7 ibid, p. 13.

 

Selection Criteria Biased Against Finding Possible Health Effects of Wind Farms

No doubt it is unintentional, but the selection criterion of considering only research that “look at exposure to wind farm emissions” is fundamentally biased against finding possible health effects. To understand why, consider the nature of possible health effects. There are broadly two types of relevant health effect:

relatively immediate symptoms while exposed to wind turbine noise, which may persist for hours, days or even weeks after the exposure but which are ultimately

transient (except to those required to live with perpetual exposure to high levels of such noise); and

physiological, effectively irreversible, changes from prolonged exposure to wind turbine noise.

It may be possible to undertake controlled experiments to test the first of these. It is clearly impossible, for both time and ethical reasons, to attempt controlled experiments on humans to test the second class of effects – though it is possible to undertake controlled animal experiments for this purpose.

Even the first may be difficult to do ethically given the lengthy duration of post-exposure symptoms reported in some cases of exposure to wind turbine generated infrasound and low frequency noise (ILFN)8.

Studies of physiological change due to excessive noise must inevitably be restricted to populations that have already been exposed to prolonged excessive noise. This is the type of group Nuno Castelo Branco and colleagues have studied in delineating vibroacoustic disease and its links to ILFN 9.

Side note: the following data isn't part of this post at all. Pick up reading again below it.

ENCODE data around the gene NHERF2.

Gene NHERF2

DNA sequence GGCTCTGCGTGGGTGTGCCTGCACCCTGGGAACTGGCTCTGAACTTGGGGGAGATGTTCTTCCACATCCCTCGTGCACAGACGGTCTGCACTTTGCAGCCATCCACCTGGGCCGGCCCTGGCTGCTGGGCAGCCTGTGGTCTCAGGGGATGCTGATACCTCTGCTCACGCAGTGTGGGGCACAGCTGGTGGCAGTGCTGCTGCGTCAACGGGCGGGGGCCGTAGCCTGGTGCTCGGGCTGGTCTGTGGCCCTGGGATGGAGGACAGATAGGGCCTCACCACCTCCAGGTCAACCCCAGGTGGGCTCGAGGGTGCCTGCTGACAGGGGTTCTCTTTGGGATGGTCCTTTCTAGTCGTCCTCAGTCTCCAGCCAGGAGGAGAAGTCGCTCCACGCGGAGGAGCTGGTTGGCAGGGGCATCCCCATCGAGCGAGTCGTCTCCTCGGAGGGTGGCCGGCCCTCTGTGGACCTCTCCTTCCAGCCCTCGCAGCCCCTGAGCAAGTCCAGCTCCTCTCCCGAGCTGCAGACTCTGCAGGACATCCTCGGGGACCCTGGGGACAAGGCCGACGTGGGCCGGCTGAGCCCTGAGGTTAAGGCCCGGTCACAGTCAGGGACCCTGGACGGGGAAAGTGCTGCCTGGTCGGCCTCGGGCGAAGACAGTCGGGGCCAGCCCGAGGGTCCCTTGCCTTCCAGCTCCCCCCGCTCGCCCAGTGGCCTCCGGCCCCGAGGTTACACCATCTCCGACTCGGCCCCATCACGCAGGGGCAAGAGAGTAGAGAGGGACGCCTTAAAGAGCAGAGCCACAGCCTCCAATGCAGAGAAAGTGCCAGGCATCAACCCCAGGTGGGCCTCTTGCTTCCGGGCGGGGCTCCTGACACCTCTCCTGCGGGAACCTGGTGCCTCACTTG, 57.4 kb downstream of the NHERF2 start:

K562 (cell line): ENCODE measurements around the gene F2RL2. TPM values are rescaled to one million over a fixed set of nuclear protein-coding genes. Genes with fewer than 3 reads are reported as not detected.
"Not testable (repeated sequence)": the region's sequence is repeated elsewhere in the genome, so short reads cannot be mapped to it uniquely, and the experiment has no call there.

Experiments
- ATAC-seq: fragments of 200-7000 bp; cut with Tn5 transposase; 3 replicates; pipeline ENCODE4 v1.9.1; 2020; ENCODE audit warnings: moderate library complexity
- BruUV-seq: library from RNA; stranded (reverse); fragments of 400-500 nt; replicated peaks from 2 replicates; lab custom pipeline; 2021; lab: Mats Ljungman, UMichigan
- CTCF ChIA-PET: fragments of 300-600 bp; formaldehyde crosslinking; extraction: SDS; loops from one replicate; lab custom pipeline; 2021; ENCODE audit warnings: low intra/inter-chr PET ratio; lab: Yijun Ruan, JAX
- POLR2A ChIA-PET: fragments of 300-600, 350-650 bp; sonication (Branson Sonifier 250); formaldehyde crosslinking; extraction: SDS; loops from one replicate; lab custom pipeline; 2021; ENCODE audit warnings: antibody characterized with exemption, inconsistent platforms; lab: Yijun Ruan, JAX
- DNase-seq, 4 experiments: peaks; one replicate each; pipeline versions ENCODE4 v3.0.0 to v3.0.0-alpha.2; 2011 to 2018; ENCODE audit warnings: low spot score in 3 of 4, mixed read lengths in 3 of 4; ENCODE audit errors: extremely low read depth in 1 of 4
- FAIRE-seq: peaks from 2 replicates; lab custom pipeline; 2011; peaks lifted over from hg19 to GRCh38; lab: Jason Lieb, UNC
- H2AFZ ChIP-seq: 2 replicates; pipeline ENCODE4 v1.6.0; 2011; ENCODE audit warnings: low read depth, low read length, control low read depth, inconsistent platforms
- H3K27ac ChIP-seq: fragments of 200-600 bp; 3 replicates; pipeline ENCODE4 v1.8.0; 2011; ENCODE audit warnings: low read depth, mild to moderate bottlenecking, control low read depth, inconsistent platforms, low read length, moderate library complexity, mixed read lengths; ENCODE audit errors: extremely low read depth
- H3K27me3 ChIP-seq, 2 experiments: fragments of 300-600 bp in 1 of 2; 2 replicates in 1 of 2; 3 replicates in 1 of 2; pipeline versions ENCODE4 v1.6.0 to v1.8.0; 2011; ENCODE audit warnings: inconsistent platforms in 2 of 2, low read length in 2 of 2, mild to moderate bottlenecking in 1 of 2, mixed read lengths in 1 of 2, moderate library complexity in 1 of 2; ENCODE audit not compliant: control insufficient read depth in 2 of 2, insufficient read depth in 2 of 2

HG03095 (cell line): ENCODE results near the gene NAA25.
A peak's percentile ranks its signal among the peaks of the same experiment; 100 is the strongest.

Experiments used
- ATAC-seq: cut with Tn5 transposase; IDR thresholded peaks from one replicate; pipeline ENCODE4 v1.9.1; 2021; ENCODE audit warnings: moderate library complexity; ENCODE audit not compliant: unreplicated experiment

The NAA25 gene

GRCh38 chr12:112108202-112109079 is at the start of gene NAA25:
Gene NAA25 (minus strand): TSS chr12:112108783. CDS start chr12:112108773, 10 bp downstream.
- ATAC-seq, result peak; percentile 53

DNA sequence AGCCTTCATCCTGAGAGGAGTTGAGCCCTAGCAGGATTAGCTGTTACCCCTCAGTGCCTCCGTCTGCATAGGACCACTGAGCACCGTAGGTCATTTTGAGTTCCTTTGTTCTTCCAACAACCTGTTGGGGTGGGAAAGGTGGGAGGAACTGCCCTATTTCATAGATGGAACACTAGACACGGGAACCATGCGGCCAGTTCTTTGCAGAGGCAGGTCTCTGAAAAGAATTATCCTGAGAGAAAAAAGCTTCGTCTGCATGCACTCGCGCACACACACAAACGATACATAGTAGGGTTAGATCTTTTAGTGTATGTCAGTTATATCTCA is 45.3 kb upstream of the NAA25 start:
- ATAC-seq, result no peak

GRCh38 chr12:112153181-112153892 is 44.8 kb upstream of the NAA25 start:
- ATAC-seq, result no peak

8 Ambrose, Stephen E. and Robert W. Rand, “The Bruce McPherson Infrasound and Low Frequency Noise Study: Adverse Health Effects Produced by Large Industrial Wind Turbines Confirmed”, December 14, 2011, p.3.

9 Alves-Pereira Mariana and Nuno Castelo Branco, “Vibroacoustic disease: Biological effects of infrasound and low-frequency noise explained by mechanotransduction cellular signalling”, Progress in Biophysics and Molecular Biology 93 (2007) 256-279.

 

However, for reasons of temporal development and economics, intensive, rigorous studies of sound effects on health are more likely to be found covering industrial and urban settings than wind farms. Wind farms are not erected in urban settings. They are established in rural locations where population is dispersed and usually remote from researchers. Consequently, studies of effects in such localities are more costly than studies in urban and industrial settings. These costs are both monetary and in terms of researcher time. In addition, the widespread dispersion of residents and the thin population make it a lot more difficult to enrol adequate numbers of study participants than in urban and industrial settings, which statistically diminishes the chance of finding results.

Academics have strong professional incentives to undertake research where they are likely to find effects rather than where study conditions make that difficult, academic journals being more willing to publish the former rather than the latter. Thus there is a serious impediment to rigorous research by impartial academics in the field of wind farms and health.

The cost issues are less likely to be a problem for companies wanting “research” to be done to validate their investments and to their government enablers. In addition, small samples are not a problem for them. The interest of the sponsors of such studies is generally in not finding effects, and smaller numbers of subjects reduce the likelihood of finding a statistically significant effect even if there is a strong effect in reality.